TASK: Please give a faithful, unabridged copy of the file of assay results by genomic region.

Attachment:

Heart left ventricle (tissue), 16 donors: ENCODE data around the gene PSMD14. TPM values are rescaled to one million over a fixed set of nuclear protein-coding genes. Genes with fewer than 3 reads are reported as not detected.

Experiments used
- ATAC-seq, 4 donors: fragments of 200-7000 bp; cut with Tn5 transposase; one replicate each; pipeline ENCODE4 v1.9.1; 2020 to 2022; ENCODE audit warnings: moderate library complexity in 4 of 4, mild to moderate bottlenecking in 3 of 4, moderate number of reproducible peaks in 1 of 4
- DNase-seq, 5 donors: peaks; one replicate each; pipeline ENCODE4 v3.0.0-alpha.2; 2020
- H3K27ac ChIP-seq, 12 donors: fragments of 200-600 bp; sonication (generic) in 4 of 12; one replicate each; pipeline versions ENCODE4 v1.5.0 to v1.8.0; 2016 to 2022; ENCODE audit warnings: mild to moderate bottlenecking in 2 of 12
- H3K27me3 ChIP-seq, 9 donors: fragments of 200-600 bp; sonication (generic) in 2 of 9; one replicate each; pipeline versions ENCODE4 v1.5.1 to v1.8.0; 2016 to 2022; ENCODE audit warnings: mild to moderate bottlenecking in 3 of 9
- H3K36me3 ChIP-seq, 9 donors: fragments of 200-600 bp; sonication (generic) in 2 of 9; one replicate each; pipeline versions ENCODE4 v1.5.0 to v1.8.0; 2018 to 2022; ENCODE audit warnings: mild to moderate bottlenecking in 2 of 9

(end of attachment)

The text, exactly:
Heart left ventricle (tissue), 16 donors: ENCODE data around the gene PSMD14. TPM values are rescaled to one million over a fixed set of nuclear protein-coding genes. Genes with fewer than 3 reads are reported as not detected.

Experiments used
- ATAC-seq, 4 donors: fragments of 200-7000 bp; cut with Tn5 transposase; one replicate each; pipeline ENCODE4 v1.9.1; 2020 to 2022; ENCODE audit warnings: moderate library complexity in 4 of 4, mild to moderate bottlenecking in 3 of 4, moderate number of reproducible peaks in 1 of 4
- DNase-seq, 5 donors: peaks; one replicate each; pipeline ENCODE4 v3.0.0-alpha.2; 2020
- H3K27ac ChIP-seq, 12 donors: fragments of 200-600 bp; sonication (generic) in 4 of 12; one replicate each; pipeline versions ENCODE4 v1.5.0 to v1.8.0; 2016 to 2022; ENCODE audit warnings: mild to moderate bottlenecking in 2 of 12
- H3K27me3 ChIP-seq, 9 donors: fragments of 200-600 bp; sonication (generic) in 2 of 9; one replicate each; pipeline versions ENCODE4 v1.5.1 to v1.8.0; 2016 to 2022; ENCODE audit warnings: mild to moderate bottlenecking in 3 of 9
- H3K36me3 ChIP-seq, 9 donors: fragments of 200-600 bp; sonication (generic) in 2 of 9; one replicate each; pipeline versions ENCODE4 v1.5.0 to v1.8.0; 2018 to 2022; ENCODE audit warnings: mild to moderate bottlenecking in 2 of 9